Volkswagen's biggest plant to have only one shift owing to global chip crisis1 min read . Updated: 21 Aug 2021, 11:33 AM IST
The new schedule at the Volkswagen's Wolfsburg factory will begin from next Monday.
- As there is a surge in Covid-19 cases in Southeast Asia, the restrictions at various chip processing plants are intensifying the supply disruption.
Automakers are shutting or cutting down their production as the semiconductor shortage tightens its grip around the automobile industry. Even the biggest manufacturing plant by Volkswagen has not remained untouched by the crisis as now the former enters only one shift schedule starting Monday.
Volkswagen’s Wolfsburg plant that employs around 60,000 people will have one shift routine from next week.
Audi, the biggest contributor in terms of profit to the automaker, informs that it will extend the summer break by one week at two of its German factories as the supply of semiconductors remains volatile, says a Bloomberg's report.
Due to the rise in Covid-19 cases in Southeast Asia that has forced significant restrictions at chip processing plants, the disruption in the supply of semiconductors has taken an evident toll on the production by carmakers. Last month, Volkswagen did inform about constrained output during the third quarter, while BMW AG also reinstated the ongoing uncertainty.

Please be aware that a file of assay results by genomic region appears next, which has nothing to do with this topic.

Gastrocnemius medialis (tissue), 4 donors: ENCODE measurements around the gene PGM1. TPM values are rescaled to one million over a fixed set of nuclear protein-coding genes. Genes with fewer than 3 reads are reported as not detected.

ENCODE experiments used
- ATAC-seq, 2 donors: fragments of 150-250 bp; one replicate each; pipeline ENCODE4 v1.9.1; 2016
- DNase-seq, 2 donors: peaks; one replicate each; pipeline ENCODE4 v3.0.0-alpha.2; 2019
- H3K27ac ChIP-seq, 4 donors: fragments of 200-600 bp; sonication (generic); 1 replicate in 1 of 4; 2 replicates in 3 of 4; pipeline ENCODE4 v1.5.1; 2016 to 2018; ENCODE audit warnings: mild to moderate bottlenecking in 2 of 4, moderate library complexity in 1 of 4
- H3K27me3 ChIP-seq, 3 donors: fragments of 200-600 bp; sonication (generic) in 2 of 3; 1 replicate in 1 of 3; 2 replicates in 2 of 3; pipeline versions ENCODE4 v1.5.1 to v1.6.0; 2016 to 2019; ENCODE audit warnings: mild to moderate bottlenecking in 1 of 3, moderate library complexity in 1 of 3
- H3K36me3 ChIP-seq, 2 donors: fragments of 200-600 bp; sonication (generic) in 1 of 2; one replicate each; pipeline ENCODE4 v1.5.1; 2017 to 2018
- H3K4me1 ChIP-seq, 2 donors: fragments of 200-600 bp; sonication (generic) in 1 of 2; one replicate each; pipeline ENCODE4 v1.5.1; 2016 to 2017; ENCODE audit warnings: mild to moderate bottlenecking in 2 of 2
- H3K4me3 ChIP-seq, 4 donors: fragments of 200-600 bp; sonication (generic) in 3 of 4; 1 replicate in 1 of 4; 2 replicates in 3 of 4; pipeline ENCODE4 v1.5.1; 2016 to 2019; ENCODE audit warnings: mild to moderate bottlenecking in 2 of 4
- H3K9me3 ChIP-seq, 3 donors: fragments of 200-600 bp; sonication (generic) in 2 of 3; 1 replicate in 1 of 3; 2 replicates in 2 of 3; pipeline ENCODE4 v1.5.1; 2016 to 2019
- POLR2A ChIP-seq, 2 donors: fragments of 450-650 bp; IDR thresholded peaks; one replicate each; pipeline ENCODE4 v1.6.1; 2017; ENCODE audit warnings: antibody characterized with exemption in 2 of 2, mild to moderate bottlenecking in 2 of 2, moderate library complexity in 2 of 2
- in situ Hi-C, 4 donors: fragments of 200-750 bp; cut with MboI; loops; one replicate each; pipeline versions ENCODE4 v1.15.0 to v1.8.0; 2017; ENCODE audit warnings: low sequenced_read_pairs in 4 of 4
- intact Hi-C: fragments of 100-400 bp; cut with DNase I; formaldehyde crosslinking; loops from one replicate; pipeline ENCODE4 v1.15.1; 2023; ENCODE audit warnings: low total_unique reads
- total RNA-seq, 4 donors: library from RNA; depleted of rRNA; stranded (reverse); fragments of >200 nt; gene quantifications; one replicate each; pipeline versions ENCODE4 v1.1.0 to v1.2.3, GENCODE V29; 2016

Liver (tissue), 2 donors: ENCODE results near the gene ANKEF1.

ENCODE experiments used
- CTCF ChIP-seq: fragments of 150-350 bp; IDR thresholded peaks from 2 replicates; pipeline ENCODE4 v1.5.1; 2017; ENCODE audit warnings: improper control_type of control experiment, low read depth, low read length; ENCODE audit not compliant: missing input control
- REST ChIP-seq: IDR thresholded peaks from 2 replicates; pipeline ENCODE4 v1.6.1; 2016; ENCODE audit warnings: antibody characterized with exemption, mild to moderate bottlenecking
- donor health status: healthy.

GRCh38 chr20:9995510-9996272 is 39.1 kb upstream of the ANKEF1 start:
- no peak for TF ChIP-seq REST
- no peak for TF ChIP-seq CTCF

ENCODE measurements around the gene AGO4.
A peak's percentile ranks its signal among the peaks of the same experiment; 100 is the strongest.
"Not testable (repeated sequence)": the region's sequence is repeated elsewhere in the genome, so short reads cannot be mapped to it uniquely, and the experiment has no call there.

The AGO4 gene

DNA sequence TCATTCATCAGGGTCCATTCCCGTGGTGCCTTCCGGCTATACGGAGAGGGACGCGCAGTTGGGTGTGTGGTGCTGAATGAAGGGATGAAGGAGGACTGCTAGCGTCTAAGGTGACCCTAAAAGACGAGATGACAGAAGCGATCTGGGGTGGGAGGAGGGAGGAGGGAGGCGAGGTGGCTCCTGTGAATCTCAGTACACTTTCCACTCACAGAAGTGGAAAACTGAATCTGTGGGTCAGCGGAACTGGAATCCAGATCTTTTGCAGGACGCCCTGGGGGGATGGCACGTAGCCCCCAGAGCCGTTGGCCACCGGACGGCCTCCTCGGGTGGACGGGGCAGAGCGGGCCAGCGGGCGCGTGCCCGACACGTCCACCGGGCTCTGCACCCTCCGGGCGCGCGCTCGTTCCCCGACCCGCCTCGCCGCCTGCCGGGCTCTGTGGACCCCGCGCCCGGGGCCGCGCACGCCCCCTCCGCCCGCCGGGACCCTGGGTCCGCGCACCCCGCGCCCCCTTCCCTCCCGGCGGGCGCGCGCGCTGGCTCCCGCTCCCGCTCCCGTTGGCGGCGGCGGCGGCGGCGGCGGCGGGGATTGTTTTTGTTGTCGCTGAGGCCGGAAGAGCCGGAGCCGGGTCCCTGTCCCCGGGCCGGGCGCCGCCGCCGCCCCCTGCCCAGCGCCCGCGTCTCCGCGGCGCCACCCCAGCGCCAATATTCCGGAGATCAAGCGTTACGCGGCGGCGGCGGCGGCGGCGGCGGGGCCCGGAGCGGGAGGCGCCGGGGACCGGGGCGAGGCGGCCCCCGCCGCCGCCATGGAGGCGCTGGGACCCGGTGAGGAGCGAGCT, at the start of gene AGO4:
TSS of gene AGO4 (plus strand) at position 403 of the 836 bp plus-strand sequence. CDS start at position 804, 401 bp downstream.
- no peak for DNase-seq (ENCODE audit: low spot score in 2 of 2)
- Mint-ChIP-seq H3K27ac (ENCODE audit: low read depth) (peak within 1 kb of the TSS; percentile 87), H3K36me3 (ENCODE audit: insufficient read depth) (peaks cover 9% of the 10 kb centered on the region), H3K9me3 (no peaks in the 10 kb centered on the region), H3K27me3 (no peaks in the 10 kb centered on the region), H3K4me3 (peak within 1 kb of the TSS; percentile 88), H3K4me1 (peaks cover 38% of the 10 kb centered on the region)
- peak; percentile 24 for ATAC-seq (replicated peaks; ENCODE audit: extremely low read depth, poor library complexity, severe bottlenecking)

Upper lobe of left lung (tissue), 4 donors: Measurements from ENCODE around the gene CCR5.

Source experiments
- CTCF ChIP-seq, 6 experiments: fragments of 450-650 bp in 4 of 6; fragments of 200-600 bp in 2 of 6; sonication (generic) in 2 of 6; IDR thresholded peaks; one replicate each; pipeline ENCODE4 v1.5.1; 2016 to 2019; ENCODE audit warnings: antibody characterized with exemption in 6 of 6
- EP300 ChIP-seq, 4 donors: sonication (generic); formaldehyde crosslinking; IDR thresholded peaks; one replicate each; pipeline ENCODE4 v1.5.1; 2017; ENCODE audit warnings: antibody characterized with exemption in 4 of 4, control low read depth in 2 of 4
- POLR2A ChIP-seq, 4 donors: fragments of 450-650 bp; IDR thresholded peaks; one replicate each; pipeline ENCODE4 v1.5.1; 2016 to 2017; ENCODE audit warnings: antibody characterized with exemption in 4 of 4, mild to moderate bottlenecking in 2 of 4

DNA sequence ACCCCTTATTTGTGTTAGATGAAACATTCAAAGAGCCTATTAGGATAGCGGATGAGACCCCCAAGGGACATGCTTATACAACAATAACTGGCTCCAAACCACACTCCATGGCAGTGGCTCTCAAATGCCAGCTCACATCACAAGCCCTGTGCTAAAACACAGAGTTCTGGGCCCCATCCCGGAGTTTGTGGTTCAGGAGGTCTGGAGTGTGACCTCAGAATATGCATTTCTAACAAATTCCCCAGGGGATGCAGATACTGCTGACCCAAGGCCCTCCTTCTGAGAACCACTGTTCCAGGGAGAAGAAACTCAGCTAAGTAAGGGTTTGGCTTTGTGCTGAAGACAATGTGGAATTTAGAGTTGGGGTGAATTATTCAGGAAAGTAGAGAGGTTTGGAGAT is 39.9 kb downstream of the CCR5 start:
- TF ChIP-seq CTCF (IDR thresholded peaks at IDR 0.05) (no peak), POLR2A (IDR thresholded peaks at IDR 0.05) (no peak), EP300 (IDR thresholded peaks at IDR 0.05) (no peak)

Toyota has shared that it will suspend output at 14 factories across Japan for various lengths of time, even after striving to stockpile chips and other key components. The report says that the impact will be most severe in September, with Toyota cutting its production plan by 40 percent.
Although production hit, carmakers have been forced to lower their sales expectation, but with higher prices of vehicles, the automakers have been able to reduce the impact of the blow to some extent.
The report also highlights research done by Susquehanna Financial Group which indicates that the amount of time it is taking for chip-starved companies to get orders filled has been stretched to more than 20 weeks, which only shows that the shortages are getting worse.